In fact, requirements were so exact and critical that some questioned whether such detail and complexity could be adequately simulated. “We were sceptical,” Gordon said. “We weren’t convinced that a simulator could realistically reproduce the angles, point of jack-knife, controls, vision, rigging, loads, cables, and a hundred other things.”
Creating a training simulator that would provide a crane rating had never been done. Success would rely on capturing the real-world reactions of the complex equipment while reflecting the operator’s working knowledge of a specific crane type, model, and configuration.
“This was an extremely complex project,” CM Labs Director of Product Strategy, Drew Carruthers said. “We modelled the crane’s inner workings exactly – every segment, every wire, each component. We had to identify what could behave how, and why; and then model those consequences exactly. Our simulations had to allow the equipment to be pushed to its limits safely without exceeding the tipping point.”
Engineering specifications and other information supplied by the manufacturer would help developers create a model of the crane – along with each of its individual components. This allowed Carruthers and his team to realistically capture the relationship between all the machine’s parts. This level of detail was used to identify and simulate the steps of what happens when everything goes well, along with the consequences when things don’t – and ensure that the simulator’s reaction would mirror that of the crane.
CM Labs delivered a custom simulator that met all requirements and exceeded expectations. What’s more, the simulator carries the distinction as the first and only virtual crane rating solution approved by the NYC Department of Buildings. Similarly, the manufacturer was so impressed that they are using the simulation model to help showcase the crane’s controls.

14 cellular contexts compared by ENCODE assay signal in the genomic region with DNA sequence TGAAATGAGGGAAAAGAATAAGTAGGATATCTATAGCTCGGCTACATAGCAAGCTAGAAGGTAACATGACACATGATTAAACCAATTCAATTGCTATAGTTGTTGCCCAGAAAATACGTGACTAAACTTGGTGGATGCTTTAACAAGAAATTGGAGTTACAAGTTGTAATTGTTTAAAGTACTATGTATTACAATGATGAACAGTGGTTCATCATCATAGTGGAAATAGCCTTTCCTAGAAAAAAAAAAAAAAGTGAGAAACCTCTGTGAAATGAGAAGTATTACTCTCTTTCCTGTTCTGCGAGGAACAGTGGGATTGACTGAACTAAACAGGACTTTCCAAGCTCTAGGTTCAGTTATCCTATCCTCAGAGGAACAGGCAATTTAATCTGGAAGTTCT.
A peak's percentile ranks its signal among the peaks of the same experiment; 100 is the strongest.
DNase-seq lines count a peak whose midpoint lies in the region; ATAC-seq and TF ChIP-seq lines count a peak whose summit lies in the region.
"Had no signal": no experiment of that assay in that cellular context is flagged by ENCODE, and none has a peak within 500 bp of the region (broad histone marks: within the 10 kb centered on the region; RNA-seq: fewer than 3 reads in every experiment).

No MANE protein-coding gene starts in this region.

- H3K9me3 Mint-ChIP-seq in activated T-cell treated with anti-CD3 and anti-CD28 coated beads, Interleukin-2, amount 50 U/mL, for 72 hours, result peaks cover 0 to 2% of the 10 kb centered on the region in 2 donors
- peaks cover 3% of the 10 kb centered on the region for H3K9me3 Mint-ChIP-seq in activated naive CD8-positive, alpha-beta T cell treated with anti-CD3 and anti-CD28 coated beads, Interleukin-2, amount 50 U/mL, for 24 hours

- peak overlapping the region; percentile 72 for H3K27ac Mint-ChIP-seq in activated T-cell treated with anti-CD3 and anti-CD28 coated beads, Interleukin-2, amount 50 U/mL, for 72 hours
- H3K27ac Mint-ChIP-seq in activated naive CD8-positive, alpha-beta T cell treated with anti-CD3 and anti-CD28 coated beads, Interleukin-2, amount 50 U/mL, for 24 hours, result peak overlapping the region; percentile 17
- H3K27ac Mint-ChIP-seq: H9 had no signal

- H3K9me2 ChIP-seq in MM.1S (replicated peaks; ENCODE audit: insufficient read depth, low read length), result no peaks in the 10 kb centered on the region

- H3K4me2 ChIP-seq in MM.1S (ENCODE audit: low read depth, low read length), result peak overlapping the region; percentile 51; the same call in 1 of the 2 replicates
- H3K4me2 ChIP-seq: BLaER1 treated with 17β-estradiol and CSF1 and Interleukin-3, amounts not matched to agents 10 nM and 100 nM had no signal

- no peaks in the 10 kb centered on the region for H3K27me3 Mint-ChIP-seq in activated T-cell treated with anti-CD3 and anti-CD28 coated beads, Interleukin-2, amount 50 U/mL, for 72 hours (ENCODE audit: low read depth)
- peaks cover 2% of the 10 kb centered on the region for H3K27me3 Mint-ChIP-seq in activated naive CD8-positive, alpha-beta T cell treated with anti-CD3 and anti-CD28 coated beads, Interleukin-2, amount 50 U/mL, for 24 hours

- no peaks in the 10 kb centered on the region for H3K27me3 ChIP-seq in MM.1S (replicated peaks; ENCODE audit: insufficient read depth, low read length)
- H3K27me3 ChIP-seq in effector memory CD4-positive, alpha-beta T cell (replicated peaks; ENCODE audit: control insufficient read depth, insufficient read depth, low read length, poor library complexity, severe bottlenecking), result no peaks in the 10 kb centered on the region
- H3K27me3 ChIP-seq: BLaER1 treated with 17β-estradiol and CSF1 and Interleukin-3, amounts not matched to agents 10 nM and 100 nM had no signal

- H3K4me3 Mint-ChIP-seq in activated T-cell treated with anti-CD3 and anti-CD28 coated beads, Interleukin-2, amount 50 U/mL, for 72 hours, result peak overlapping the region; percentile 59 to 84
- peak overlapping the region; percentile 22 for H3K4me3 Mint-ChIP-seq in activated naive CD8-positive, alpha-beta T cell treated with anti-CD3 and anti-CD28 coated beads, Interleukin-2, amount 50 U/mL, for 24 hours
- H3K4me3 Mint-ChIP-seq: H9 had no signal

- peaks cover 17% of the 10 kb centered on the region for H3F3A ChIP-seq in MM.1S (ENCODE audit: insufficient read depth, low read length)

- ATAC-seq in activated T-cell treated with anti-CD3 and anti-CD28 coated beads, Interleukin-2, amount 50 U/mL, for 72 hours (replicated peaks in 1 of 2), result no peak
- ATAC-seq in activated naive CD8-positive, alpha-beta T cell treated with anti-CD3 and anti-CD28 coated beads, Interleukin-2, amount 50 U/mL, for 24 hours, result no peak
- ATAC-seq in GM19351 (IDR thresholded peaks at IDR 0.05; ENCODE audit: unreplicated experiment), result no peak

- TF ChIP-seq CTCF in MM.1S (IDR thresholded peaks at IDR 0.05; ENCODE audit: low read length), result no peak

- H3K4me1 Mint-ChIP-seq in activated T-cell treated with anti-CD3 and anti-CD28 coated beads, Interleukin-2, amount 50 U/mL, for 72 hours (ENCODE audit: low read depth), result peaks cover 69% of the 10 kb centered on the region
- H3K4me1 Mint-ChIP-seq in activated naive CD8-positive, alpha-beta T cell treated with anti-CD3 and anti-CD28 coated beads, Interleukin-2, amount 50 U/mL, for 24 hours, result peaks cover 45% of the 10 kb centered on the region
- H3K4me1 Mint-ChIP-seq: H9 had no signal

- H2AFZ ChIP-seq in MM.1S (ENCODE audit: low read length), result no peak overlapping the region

“This was truly a game changer,” Gordon said. “It’s such an efficient tool, it adds another dimension and is an excellent supplement to our already stringent training protocols.
“Our people spend days on the simulator; and I’m not talking about just new operators. These are licensed operators who haven’t operated cranes in that specific configuration and want to get comfortable with how it reacts.”
Adding the simulator to its training arsenal allows Local 14 to serve operators at all levels.
“I think most simulators are used to train people who are just starting, apprentices, newcomers to the business,” Gordon said.
“We’re now able to provide advanced training for our journeyman and licensed operators who have been running cranes for years.”
Bolstered by year-round training, Local 14 is maintaining a growing pool of 300’ certified crane operators. As a result, CM Labs is working to develop a similar simulator based on the specifications of a different crane manufacturer.
“The simulator works great and journeymen as well as trainees are impressed by the optics and realism,” Gordon said.
“When it comes to training, you’re not just saving on fuel and equipment wear and tear – that’s a bonus and a big number. More importantly, you’re ensuring the safety of the instructor, operator, and others on the job site. But just as important, it allows us to actively promote crane operator training and safety throughout the industry.”